The Upside stars Bryan Cranston as a quadriplegic billionaire who forms an unlikely friendship with a former convict hired to be his caretaker, played by Kevin Hart. The film has received some backlash because Bryan Cranston, an able-bodied actor, is playing the role of a quadriplegic, which theoretically could have went to a disabled actor. Bryan Cranston has responded to the backlash, taking a very measured stance. In his words:
We live in the world of criticism, if we're willing to get up and try something, we have to also be willing to take criticism. We're very aware of the need to expand the opportunities for people with disabilities. I think being cast in this role as a quadriplegic really came down to a business decision. As actors, we're asked to be other people, to play other people. If I, as a straight, older person, and I'm wealthy, I'm very fortunate, does that mean I can't play a person who is not wealthy, does that mean I can't play a homosexual? I don't know, where does the restriction apply, where is the line for that? I think it is worthy for debate to discuss those issues.
Rather than fighting back against the criticisms in any sort of way or dismissing them out of hand, Bryan Cranston actually seems very open-minded and willing to hear them out and have a discussion. He knows that life is a platform subject to criticism, and his position as a public figure leading this movie such only emphasizes that. But that doesn't mean he's running from the delicate topic.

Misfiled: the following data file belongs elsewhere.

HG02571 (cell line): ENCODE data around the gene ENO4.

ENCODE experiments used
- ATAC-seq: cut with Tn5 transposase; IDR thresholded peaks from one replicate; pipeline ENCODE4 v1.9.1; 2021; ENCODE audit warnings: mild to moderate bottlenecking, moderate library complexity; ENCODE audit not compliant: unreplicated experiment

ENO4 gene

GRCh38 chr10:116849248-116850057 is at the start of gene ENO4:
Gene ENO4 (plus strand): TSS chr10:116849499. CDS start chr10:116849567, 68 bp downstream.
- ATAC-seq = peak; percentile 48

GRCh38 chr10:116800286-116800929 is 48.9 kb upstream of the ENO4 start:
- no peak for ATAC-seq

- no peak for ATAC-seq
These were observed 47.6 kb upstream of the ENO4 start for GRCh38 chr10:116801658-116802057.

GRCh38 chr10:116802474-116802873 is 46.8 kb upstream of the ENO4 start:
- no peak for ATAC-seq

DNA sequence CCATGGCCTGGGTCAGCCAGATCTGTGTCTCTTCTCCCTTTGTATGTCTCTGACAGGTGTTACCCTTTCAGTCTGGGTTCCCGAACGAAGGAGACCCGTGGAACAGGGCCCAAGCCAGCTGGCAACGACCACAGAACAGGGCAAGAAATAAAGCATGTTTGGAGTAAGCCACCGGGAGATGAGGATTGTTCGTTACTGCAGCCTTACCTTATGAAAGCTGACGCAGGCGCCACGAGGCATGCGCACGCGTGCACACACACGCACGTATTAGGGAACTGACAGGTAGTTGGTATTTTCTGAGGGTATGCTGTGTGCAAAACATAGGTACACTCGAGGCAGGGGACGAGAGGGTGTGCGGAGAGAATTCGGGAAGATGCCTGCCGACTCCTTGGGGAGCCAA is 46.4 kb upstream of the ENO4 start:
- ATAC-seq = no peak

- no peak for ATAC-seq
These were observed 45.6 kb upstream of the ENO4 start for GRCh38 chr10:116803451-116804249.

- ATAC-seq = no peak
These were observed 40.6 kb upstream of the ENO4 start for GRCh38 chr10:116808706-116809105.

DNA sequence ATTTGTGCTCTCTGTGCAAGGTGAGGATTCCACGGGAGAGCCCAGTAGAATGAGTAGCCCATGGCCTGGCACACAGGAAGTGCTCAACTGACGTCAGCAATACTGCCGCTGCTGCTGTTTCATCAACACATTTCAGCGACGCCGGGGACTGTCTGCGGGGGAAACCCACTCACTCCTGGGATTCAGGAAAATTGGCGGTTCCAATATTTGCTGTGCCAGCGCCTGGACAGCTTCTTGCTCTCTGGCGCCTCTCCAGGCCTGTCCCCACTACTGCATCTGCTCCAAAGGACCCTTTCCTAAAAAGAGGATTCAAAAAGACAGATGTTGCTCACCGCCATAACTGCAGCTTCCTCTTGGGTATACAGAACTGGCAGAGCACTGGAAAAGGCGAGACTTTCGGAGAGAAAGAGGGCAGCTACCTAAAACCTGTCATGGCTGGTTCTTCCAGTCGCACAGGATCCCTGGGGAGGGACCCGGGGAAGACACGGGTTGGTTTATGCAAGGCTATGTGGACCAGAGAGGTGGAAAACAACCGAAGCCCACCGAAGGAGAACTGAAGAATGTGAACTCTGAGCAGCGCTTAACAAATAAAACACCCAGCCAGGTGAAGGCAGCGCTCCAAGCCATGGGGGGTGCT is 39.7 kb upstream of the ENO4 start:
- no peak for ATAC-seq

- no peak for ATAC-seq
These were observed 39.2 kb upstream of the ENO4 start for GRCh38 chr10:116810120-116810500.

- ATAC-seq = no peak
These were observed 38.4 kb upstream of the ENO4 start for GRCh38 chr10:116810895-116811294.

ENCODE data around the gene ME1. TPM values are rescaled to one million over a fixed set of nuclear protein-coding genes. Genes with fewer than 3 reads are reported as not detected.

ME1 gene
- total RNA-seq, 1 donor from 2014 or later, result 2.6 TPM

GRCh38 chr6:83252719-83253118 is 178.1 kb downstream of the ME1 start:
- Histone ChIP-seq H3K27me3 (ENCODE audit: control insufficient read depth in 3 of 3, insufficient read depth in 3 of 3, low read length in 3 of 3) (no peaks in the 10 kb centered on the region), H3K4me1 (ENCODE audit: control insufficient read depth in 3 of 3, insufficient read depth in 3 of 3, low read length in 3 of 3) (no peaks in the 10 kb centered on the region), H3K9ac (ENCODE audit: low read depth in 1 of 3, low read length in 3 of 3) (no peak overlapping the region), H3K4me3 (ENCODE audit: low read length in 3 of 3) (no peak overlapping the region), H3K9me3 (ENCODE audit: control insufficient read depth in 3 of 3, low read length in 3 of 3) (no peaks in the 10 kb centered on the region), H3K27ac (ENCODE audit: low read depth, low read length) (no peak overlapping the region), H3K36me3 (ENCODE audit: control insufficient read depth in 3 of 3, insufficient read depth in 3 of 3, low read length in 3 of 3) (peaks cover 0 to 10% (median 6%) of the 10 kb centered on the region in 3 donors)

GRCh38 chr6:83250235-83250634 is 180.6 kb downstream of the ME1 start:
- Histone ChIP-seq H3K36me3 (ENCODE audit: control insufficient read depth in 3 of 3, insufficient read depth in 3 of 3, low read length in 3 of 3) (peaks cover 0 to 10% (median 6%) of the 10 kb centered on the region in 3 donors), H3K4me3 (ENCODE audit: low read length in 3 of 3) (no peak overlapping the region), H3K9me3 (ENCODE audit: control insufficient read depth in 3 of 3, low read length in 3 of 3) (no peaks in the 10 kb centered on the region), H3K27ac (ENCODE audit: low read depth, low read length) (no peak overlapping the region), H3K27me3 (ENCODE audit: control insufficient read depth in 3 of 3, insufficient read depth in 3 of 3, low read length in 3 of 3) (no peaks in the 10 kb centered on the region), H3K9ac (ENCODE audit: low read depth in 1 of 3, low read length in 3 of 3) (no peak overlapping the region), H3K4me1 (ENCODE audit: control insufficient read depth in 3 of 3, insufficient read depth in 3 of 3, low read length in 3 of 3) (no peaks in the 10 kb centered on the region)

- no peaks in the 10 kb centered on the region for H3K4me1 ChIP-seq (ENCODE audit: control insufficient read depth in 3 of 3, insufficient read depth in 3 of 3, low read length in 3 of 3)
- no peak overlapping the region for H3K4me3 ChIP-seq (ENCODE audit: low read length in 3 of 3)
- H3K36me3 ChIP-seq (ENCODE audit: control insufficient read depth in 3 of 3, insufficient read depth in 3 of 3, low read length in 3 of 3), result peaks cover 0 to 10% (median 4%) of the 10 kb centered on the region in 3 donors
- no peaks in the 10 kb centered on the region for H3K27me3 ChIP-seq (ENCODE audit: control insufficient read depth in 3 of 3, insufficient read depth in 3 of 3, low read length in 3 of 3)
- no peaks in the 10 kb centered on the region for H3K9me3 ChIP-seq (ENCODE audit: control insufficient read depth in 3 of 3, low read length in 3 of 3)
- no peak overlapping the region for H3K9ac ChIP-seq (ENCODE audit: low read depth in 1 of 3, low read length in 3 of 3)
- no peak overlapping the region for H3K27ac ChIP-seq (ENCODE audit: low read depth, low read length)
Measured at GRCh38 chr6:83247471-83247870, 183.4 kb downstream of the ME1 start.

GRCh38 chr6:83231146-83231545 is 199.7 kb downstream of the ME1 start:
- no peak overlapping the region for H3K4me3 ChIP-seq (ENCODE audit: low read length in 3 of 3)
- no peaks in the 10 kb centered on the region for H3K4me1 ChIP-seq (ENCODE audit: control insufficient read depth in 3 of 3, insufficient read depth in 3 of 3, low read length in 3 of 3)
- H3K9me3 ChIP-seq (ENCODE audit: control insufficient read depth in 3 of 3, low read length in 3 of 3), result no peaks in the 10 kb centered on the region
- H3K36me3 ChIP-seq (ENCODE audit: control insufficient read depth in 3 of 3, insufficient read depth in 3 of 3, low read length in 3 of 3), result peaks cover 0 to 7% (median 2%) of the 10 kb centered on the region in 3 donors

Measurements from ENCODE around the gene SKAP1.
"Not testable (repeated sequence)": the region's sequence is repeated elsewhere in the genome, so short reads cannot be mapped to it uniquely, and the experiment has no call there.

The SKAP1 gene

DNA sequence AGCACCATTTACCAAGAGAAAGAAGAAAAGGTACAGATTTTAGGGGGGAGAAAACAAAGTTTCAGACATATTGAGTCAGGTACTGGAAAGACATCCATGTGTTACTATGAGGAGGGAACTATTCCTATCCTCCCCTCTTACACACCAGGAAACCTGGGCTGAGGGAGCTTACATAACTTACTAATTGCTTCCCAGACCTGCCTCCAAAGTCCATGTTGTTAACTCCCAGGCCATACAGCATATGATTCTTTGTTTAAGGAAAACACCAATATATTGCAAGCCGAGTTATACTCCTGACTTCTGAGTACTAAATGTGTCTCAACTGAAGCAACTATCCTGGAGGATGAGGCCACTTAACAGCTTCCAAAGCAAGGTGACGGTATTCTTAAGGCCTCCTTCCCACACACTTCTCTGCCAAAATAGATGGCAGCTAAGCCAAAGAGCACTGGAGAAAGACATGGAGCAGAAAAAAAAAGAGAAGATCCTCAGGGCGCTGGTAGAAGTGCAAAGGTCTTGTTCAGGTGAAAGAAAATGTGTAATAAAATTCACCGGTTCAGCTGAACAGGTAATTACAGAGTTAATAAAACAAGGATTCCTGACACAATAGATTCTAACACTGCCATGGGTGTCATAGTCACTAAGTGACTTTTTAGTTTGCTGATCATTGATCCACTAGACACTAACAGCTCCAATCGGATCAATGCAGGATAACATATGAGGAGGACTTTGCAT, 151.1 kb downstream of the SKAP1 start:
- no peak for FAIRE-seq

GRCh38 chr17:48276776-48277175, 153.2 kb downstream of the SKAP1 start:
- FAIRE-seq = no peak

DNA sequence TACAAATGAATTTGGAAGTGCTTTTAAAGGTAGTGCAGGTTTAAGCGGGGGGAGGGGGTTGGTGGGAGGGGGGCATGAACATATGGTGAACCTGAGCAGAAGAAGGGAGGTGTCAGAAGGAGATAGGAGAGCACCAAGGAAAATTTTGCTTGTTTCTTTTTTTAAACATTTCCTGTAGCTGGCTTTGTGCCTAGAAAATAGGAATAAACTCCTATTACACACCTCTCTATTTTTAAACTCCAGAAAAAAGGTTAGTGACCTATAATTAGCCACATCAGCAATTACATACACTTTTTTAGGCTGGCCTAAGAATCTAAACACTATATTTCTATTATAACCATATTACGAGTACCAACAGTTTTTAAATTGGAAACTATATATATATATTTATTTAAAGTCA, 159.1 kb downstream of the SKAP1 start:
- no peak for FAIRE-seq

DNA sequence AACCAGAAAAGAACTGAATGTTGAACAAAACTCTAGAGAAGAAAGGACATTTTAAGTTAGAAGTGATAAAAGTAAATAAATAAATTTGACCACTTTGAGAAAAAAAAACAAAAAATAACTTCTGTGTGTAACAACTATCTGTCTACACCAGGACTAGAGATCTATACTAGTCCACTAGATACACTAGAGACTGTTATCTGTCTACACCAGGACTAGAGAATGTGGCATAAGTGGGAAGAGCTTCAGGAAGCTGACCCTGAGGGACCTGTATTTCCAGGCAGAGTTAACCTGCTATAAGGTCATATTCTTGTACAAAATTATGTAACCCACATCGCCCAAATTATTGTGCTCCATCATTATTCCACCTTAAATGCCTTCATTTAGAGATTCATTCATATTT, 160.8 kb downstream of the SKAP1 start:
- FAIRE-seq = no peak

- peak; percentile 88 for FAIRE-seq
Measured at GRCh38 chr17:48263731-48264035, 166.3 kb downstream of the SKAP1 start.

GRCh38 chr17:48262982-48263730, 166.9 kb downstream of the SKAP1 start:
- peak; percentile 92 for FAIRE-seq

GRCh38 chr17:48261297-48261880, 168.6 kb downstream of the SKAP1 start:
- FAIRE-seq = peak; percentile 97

In his comments to Sky News, Bryan Cranston acknowledges the need for the industry to have more opportunities for people with disabilities, while also admitting that for him, taking the role in The Upside was a business decision. He is an actor and he took a job that required him to act as another person, who in this case happened to be quadriplegic.
The acclaimed actor then sort of muses about what the acceptable societal limits are for him as an actor, and how far he can he go from his own personal experiences when taking a role. He mentions that he is straight, so does that mean he can't play a homosexual? Bryan Cranston doesn't answer his question here, admitting he doesn't know the answer, insisting it is a discussion worth having.
This isn't the first time this sort of debate has sprung up, and it most certainly won't be the last. In 2018 actress Scarlett Johansson faced major backlash when she was cast as a transgender man in the film Rub & Tug. She eventually dropped out of the film. Several people came to her defense, like Glenn Close and Andy Serkis.
Where Bryan Cranston wondered out loud where the line is, Glenn Close and Andy Serkis believe that there is no line and as actors; it is their job to become someone else and thus anyone should be able to play anyone. That belief runs up against a movement for the industry to be more inclusive, and offer more opportunities to minorities and marginalized groups.
It is certainly a complicated issue and unfortunately not the only one surrounding one of The Upside's stars. Kevin Hart was set to host the Oscars this year, before dropping out over backlash due to insensitive comments he made in the past. The Oscars look like they will now be going without a host for 2019.
The Upside opens in theaters on January 11. For all of this year's biggest movies, check out our premiere guide.